Technology and blockchain developer and enthusiast as well as prolific musician.
Canonical just did a very interesting thing to the venerable SQLite, one of the most used databases in the world, it is written in C, is small, tight and fast so it is common for applications to use it for structured storage on limited devices like mobile phones, IoT, etc.
They created a distributed version of it under the name Dqlite, and that just made my brain explode with possibilities, so what does Canonical say about Dqlite?
Dqlite (“distributed SQLite”) extends SQLite across a cluster of machines, with automatic failover and high-availability to keep your application running. It uses C-Raft, an optimised Raft implementation in C, to gain high-performance transactional consensus and fault tolerance while preserving SQlite’s outstanding efficiency and tiny footprint.
First, what is C-Raft? it is a fully asynchronous C implementation of the Raft consensus protocol. Raft offers a generic way to distribute a state machine across a cluster of computing systems, ensuring that each node in the cluster agrees upon the same series of state transitions.
The consensus is arrived at via an elected leader, in a raft cluster, a server is either a leader or follower, but could possibly be a candidate if no leader is available. A heartbeat message is sent from the leader to the followers at regular intervals if no heartbeat is received then the followers become candidates and an election is held for a new leader.
It’s beyond the scope of this article to get deeper than that, but the leader is responsible for managing the log replication between the followers, the consensus involves multiple servers agreeing on values and allows for servers to go offline and still continue to function, similar to a RAID array. C-Raft is a hand-tuned C implementation of Raft that is fully asynchronous by design.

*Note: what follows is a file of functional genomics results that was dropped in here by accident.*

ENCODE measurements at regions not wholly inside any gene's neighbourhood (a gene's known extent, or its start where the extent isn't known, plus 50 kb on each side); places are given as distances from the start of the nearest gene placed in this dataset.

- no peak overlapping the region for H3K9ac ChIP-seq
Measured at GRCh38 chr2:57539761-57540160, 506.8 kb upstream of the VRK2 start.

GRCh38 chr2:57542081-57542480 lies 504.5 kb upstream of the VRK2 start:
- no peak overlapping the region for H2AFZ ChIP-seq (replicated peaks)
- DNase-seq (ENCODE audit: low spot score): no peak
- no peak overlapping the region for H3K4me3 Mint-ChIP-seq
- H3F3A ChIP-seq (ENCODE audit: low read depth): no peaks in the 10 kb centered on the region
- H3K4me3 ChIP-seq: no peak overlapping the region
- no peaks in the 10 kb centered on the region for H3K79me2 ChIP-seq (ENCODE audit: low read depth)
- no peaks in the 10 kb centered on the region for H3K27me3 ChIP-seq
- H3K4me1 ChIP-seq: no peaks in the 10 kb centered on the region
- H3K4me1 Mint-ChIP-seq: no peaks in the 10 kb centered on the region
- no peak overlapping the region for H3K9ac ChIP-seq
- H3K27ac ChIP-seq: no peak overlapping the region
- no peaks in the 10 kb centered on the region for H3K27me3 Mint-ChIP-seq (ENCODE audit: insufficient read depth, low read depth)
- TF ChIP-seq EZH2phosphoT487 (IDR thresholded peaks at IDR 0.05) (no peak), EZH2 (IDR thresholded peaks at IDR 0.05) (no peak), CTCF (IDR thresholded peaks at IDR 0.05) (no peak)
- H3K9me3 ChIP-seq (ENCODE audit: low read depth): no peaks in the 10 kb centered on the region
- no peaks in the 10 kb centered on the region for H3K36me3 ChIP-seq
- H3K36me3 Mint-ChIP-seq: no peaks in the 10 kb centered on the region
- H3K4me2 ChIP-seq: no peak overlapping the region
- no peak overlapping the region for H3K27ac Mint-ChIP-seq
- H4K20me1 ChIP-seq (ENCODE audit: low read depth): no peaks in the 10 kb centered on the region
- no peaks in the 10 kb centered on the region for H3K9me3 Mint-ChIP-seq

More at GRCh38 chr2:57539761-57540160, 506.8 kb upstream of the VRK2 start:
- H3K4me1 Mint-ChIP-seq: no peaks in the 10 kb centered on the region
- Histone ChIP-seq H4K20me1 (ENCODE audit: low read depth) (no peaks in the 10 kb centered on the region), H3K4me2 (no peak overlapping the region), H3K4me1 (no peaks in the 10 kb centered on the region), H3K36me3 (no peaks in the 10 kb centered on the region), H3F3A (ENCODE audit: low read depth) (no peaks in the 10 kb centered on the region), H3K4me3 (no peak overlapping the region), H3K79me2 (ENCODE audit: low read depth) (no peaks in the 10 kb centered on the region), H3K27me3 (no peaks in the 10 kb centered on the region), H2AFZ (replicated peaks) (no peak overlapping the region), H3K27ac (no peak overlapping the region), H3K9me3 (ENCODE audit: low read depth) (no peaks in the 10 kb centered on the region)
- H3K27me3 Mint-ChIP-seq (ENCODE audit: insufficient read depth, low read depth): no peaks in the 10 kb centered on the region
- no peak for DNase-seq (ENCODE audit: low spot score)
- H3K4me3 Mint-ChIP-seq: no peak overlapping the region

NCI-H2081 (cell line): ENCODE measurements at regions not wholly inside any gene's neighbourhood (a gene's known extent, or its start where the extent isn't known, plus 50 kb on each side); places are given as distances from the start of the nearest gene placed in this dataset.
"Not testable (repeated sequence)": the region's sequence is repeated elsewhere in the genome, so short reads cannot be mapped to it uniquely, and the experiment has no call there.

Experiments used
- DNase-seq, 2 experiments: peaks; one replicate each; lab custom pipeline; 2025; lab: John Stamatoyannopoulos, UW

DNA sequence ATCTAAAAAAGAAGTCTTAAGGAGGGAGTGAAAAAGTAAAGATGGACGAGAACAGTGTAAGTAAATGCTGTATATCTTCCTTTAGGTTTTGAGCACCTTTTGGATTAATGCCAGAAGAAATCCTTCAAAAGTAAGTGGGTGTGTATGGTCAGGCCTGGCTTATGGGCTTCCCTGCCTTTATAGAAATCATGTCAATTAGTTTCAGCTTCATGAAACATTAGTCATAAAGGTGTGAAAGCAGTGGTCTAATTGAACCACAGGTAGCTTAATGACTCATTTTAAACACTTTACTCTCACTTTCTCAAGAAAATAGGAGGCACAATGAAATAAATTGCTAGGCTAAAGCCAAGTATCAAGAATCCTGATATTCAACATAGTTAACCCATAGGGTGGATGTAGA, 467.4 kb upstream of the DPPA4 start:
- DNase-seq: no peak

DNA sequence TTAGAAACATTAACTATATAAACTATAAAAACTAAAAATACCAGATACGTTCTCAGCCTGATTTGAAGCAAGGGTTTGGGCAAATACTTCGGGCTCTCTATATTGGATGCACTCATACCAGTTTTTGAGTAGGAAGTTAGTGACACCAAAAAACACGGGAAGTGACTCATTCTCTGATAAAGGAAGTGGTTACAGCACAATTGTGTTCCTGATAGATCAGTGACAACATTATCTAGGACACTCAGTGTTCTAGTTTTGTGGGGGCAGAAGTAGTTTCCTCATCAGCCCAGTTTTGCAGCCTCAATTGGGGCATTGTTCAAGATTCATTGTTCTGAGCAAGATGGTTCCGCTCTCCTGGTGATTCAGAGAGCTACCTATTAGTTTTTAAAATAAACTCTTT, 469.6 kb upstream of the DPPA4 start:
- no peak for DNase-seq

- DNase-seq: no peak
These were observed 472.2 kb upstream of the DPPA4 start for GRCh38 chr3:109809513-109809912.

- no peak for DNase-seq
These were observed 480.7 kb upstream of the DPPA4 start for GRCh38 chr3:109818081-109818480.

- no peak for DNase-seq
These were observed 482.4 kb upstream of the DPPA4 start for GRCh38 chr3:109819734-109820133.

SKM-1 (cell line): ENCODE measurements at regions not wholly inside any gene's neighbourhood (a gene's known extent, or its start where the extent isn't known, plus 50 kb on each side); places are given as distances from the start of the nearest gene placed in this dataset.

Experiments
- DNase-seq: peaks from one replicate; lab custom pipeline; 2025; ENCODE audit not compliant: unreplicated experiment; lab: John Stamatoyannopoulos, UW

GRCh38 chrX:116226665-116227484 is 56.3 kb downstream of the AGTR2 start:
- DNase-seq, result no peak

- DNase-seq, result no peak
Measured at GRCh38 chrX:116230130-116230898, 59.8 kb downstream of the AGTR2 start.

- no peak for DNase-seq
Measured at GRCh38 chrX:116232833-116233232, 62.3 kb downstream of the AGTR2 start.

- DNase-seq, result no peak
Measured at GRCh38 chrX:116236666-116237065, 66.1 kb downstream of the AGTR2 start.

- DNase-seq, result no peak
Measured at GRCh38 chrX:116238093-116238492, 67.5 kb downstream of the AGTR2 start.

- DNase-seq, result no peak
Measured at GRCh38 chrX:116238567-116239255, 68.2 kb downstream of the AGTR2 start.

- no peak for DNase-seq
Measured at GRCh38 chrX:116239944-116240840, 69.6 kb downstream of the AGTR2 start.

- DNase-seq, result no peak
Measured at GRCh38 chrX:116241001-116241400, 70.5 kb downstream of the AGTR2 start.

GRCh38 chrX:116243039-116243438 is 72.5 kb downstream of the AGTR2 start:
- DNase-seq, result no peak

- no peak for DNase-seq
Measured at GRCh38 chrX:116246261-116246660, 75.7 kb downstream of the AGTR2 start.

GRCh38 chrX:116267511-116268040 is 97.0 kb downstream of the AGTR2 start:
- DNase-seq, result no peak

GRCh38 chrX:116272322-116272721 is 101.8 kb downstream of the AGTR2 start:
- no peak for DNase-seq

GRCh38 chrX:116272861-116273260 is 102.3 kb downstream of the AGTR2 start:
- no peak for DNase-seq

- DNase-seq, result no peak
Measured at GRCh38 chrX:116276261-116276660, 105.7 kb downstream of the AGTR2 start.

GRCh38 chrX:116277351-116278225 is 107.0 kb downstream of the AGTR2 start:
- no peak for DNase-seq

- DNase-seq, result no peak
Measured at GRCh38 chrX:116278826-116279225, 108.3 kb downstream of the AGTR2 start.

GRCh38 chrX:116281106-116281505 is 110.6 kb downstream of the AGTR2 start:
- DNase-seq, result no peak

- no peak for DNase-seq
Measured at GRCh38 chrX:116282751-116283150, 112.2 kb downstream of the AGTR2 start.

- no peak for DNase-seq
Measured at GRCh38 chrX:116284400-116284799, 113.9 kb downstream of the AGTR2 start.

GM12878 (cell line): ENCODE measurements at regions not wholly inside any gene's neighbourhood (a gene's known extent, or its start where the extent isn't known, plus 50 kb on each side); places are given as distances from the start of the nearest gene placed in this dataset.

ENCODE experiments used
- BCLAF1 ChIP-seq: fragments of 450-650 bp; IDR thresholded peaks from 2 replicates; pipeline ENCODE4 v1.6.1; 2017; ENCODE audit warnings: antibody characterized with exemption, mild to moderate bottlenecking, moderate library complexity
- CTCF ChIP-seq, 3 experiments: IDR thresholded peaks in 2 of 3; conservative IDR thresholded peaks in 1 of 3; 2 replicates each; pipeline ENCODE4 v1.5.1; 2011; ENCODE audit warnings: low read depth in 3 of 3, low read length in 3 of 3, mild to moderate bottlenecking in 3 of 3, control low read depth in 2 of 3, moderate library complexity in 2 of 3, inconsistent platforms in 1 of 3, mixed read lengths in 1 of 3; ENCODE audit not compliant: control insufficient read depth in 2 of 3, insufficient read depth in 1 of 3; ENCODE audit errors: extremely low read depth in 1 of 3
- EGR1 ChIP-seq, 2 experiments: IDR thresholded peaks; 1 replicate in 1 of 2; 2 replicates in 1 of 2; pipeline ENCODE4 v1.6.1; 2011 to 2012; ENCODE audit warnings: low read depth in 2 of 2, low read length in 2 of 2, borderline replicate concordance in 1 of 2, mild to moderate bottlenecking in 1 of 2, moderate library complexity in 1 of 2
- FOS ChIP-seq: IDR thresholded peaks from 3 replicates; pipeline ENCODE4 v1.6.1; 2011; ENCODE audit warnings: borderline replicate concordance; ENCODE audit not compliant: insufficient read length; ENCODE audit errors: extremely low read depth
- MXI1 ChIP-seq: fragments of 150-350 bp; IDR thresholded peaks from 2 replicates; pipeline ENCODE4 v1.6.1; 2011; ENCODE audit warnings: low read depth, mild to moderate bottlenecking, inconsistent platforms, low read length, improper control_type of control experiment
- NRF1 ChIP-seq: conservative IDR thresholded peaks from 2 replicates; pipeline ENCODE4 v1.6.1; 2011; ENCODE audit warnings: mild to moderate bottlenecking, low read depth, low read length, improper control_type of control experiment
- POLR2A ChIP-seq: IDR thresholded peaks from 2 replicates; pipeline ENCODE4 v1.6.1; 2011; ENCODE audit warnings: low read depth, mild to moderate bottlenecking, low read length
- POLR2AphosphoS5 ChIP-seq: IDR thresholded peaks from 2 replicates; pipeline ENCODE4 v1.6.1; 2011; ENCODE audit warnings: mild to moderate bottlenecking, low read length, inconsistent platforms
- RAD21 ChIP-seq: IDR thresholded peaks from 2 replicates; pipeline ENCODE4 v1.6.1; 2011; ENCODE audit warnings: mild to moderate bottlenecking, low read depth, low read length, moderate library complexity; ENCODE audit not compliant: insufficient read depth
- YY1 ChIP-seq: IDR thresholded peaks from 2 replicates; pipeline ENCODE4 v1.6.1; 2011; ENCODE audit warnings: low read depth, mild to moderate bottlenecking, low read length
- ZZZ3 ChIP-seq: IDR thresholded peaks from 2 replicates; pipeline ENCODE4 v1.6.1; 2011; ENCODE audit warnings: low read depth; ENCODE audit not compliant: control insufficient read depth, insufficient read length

C-Raft and Dqlite are both written in C for maximum cross-platform portability, published under the Apache 2.0 license for maximum compatibility.
The system includes a common CLI pattern to initialize databases and voting member joins and departures. There is a tunable delay for extremely fast failover and automatic leader election.
So, enough pre-amble, SQLite is one of my favorite databases for keeping local data for apps, it’s small and fast and easy to include.
More and more companies are using it in edge computing and IoT devices for this same reason, but that means they tend to be isolated and doing a synchronization of the data out of those lonely islands contributes to the complexity of the systems, and it’s this distributed consensus protocol where I think Dqlite starts to get really interesting.
So, as mentioned, Dqlite is using C-Raft, which is asynchronous, which results in Dqlite being an asynchronous single-threaded implementation that uses libuv in the event loop. A custom wire protocol has been implemented that is optimized for SQLite primitives and data types.
When I first heard about Dqlite last year, they were writing it in Go, but apparently the developers ran into issues with the way that Go interoperates with C based on latency in function calls that would then spawn a goroutine and cause a context switch which would then degrade performance. While the system currently runs on ARM, X86, POWER and IBM Z architectures, there is no support for Windows or MacOS at this time.
I’ve been doing a lot of blockchain work the last couple of years and some of those projects have included using various Hyperledger projects as a way to store large amounts of data on a blockchain where I could control the costs and performance by doing a permissioned blockchain, but there is a lot of overhead involved in that as well. Looking at Dqlite and thinking outside the box a bit, I’m thinking it might be useful in some of these implementations instead of using Hyperledger.
Another thought I had was using it to store ETL data dictionaries for a tool I’m working on and then I can easily get to them from any of the nodes in our system so I don’t have to have ‘n’ number of copies of the dictionary that follows the code around. There are a lot of interesting possibilities here, just have to think outside the box.